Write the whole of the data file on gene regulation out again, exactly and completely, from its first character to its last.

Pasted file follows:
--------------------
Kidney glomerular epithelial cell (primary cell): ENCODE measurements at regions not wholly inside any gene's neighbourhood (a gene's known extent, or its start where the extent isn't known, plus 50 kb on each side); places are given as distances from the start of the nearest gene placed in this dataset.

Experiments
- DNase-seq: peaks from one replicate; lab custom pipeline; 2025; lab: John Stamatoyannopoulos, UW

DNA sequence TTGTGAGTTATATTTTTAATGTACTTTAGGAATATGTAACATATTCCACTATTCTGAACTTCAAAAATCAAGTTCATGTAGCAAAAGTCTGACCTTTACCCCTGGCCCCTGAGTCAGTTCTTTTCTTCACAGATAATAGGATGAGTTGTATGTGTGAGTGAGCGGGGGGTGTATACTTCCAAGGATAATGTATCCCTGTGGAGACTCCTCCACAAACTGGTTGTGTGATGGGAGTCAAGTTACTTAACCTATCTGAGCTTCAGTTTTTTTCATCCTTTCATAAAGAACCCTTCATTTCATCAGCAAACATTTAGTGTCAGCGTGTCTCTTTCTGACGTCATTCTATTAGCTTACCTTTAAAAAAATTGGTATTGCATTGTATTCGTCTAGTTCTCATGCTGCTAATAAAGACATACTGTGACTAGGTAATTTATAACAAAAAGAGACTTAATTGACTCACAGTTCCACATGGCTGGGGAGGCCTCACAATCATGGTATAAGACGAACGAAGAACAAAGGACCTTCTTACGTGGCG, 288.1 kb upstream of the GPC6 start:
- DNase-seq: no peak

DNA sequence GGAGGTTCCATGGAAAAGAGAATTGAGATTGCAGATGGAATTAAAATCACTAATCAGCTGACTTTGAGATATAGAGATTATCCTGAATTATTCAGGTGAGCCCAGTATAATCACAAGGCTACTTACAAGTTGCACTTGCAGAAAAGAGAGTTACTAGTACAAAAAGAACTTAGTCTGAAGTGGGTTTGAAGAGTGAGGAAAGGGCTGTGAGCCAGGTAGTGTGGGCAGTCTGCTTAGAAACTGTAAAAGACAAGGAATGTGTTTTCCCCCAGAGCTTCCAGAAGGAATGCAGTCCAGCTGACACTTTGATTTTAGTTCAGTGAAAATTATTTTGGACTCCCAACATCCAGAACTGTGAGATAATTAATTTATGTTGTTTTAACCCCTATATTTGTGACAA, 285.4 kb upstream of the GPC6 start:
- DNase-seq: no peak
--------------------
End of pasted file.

Kidney glomerular epithelial cell (primary cell): ENCODE measurements at regions not wholly inside any gene's neighbourhood (a gene's known extent, or its start where the extent isn't known, plus 50 kb on each side); places are given as distances from the start of the nearest gene placed in this dataset.

Experiments
- DNase-seq: peaks from one replicate; lab custom pipeline; 2025; lab: John Stamatoyannopoulos, UW

DNA sequence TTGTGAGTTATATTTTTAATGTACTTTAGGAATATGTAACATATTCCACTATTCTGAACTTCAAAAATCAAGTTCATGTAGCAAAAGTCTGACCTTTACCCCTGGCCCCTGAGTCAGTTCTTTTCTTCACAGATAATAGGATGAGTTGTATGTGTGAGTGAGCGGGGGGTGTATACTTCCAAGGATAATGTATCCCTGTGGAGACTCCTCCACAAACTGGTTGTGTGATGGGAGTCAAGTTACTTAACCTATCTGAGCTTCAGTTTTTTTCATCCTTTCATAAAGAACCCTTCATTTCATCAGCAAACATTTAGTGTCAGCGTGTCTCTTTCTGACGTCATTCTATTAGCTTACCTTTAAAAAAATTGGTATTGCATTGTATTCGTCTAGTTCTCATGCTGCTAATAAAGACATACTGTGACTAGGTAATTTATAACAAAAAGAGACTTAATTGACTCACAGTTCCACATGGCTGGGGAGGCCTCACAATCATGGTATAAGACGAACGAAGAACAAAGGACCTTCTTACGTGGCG, 288.1 kb upstream of the GPC6 start:
- DNase-seq: no peak

DNA sequence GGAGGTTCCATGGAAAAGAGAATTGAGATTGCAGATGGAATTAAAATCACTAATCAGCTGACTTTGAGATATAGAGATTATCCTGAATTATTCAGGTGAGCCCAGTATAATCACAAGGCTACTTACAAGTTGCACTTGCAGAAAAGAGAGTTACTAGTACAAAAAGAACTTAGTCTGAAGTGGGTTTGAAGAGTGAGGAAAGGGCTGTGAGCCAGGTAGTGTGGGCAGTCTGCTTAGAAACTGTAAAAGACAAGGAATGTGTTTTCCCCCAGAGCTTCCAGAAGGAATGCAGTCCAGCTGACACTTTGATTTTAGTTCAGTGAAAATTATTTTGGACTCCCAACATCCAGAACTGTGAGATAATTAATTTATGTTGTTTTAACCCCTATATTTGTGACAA, 285.4 kb upstream of the GPC6 start:
- DNase-seq: no peak